Sun Microsystems is realizing the benefits of opening up development resources to outside developers
April 6, 2006
Sun Microsystems announced recently two new programs aimed specifically at developers that offer the latest services in their much broader efforts to make development of their platforms, tools, and programs transparent to the outside developer community. The Sun Developer Expert Assistance Program is a per-incident support offering that is now available. For a fee of $99 per incident, a developer can get a guaranteed response to a coding question within 24 hours. According to Jean Elliott, director of developer marketing at Sun, the company has in the past offered similar support in a variety of channels, from active forums on the Sun Developer Network (SDN) to sophisticated professional services contracts and everything in between.
This new program, however, gives developers looking for inexpensive per-incident support the option of buying a guaranteed response time, the answer or answers to their coding question(s), or a commitment to track down the answer, depending on the complexity of the issue. Elliott said that although developers have found great support from Sun engineers and community engineers through forums, there's no guarantee of a response through those support mechanisms. For each registered incident, the support will continue until the developer is satisfied. "This program is good for help on diagnostics, getting a sanity check on your approach to the code, finding workarounds, getting guidance for best practices, and also it's a way developers can find pointers to various sample applications or helpful documentation to help them address their issues," Elliott said.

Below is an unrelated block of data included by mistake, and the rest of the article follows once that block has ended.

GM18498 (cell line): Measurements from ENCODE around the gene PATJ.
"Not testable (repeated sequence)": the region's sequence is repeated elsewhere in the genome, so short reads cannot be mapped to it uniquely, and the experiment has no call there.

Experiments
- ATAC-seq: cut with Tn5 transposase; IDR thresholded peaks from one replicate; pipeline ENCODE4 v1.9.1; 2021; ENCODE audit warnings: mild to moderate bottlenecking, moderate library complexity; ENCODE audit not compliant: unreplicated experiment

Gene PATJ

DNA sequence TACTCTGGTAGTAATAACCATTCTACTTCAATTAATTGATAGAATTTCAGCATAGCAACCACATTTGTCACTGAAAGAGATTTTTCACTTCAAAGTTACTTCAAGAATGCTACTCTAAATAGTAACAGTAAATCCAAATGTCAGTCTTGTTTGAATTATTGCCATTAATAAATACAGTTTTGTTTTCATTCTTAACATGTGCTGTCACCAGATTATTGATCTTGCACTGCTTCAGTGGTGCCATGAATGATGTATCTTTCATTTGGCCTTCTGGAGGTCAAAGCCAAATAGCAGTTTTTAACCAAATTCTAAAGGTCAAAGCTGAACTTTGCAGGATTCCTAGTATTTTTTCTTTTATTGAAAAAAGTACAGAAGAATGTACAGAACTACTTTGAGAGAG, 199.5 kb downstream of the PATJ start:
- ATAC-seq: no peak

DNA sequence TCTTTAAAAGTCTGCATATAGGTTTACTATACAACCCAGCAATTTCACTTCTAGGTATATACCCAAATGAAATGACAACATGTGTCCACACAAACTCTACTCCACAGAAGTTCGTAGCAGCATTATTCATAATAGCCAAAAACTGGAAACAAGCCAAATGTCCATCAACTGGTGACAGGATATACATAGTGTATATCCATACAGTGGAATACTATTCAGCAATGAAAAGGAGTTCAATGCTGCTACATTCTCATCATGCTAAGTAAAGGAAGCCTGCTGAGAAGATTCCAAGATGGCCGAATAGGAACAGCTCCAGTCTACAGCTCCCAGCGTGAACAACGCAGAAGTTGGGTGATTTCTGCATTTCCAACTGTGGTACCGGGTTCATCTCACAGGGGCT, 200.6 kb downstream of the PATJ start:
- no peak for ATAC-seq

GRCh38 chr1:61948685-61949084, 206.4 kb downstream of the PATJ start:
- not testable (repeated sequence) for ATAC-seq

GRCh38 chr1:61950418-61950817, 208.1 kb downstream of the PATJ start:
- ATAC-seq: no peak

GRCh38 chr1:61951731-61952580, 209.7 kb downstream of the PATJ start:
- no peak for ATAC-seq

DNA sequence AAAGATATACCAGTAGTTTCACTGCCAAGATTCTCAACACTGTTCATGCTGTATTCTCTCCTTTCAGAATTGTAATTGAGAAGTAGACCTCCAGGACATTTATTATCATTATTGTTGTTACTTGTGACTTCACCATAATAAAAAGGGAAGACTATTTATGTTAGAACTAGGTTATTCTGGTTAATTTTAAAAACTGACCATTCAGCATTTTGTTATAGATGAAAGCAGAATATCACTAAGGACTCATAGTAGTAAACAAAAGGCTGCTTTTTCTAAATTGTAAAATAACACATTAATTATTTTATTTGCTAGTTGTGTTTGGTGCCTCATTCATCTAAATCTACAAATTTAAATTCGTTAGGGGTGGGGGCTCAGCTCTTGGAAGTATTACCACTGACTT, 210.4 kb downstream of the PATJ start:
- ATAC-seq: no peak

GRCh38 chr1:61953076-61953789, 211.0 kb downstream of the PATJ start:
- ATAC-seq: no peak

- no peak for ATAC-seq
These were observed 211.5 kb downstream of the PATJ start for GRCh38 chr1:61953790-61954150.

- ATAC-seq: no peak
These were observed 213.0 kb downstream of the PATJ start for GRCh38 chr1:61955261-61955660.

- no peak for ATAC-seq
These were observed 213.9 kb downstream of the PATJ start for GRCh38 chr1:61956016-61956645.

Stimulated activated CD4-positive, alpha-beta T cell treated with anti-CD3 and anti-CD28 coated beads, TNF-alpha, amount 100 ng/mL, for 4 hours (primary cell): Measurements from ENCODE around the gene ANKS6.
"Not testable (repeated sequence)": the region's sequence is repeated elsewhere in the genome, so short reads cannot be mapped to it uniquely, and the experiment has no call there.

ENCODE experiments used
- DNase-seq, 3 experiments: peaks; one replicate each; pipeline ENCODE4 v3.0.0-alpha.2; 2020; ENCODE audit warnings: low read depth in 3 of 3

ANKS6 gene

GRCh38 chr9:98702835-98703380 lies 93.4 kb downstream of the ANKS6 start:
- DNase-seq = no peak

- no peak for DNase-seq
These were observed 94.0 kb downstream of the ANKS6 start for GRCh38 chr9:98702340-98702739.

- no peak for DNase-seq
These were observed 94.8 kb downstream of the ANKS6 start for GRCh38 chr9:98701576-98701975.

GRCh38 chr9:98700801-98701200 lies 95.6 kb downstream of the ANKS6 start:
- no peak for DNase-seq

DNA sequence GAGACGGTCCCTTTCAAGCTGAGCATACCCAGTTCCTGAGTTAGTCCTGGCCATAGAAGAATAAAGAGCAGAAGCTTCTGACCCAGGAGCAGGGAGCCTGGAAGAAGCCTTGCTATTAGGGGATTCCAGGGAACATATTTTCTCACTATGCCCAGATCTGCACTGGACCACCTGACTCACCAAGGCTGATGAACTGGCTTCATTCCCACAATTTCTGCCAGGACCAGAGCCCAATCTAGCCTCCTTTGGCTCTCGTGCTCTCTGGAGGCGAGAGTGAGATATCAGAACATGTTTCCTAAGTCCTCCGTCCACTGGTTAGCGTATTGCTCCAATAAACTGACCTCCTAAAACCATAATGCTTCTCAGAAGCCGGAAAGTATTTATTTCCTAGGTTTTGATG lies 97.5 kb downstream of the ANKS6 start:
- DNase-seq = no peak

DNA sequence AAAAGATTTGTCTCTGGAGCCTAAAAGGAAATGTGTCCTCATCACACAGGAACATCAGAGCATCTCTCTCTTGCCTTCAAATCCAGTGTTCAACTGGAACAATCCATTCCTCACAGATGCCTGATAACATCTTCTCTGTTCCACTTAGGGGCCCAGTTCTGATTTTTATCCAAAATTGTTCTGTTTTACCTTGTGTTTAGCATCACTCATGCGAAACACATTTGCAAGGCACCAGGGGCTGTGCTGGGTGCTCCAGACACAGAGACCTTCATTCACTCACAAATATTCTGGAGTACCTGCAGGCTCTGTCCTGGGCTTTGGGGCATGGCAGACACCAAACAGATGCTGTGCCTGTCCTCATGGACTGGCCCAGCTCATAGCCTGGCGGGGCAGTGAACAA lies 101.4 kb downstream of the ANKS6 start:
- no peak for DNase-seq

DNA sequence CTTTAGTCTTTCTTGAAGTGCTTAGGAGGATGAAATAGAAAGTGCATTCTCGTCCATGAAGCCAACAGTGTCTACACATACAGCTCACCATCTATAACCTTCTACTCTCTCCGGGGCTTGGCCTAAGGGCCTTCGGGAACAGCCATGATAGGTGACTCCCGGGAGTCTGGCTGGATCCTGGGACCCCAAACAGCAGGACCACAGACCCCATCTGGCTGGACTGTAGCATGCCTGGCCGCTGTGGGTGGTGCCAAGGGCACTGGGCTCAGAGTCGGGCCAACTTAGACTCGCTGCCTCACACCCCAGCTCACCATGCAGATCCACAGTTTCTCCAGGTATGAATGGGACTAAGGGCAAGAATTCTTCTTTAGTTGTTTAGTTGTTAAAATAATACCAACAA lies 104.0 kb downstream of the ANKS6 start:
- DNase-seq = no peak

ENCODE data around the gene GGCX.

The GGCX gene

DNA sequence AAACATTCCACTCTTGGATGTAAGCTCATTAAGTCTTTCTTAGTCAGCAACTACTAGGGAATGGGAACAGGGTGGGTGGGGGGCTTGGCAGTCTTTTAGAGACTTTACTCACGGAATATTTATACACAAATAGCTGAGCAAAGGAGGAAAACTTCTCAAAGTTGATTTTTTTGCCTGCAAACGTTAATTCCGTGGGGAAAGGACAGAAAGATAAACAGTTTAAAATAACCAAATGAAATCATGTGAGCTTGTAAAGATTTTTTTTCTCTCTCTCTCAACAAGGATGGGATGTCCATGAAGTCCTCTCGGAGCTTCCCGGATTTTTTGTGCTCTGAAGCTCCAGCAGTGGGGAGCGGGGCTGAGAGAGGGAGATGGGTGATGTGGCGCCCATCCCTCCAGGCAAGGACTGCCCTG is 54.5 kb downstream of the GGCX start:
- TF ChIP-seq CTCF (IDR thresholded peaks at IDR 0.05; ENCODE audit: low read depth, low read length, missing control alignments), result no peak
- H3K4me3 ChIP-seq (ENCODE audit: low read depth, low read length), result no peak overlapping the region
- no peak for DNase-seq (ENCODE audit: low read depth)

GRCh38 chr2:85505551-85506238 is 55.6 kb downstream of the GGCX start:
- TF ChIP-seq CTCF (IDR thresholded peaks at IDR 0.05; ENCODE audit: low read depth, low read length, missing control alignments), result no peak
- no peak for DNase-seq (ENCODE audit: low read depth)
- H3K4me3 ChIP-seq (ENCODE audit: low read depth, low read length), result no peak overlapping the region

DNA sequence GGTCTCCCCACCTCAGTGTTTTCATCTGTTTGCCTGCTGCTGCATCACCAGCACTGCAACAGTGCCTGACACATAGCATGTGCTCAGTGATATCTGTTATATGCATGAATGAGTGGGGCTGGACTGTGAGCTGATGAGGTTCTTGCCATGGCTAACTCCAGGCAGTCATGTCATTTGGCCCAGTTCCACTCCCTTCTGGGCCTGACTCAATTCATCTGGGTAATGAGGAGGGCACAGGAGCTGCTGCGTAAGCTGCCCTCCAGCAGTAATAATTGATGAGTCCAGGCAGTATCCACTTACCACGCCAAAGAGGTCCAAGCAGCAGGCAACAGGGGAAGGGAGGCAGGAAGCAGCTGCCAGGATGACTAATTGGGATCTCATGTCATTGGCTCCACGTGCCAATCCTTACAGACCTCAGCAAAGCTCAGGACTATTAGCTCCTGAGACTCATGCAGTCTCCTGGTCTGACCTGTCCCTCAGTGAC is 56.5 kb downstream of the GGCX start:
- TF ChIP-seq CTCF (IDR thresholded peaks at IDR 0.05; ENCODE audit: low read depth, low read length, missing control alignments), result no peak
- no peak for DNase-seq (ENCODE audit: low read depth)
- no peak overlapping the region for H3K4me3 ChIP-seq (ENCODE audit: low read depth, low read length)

The new program's offering coincides with an overhauled SDN Web site that consolidates and better organizes all of the information on the services that are available to developers. Developers can go to the site and choose an offering that's appropriate for their price point and the complexity of what they're trying to address.
The launch of the Sun Community Champions Program is the second new offering announced recently by Sun. This program, which according to Elliott is a natural extension of the Java Champions Project on the Java.net site, offers developers doing interesting projects with Sun's software products and technologies beyond just Java a chance to be recognized for their work. The recognition is not only a way for Sun to thank them, but it gives developers an opportunity to serve as role models for other developers.
These two programs are the recent results of a larger, nearly yearlong effort to coordinate Sun's platforms, programs, tools, and community and provide developers the transparency necessary for them to benefit from Sun's development as well as provide feedback on that development. The primary objective, according to Elliott, is to ensure there are interesting software applications that are at least consistent, if not optimized for, Sun's software and hardware architectures. To achieve that goal Sun needs to attract developers to its tools, technologies, platforms, and programs to inspire them to create those applications. The effort also culminated from Sun's leadership realizing that in the past there have been some inconsistencies, whether there was incompatible tools support for Sun's platforms; stale content; or services, documentation, or training not being made available when developers really needed it.
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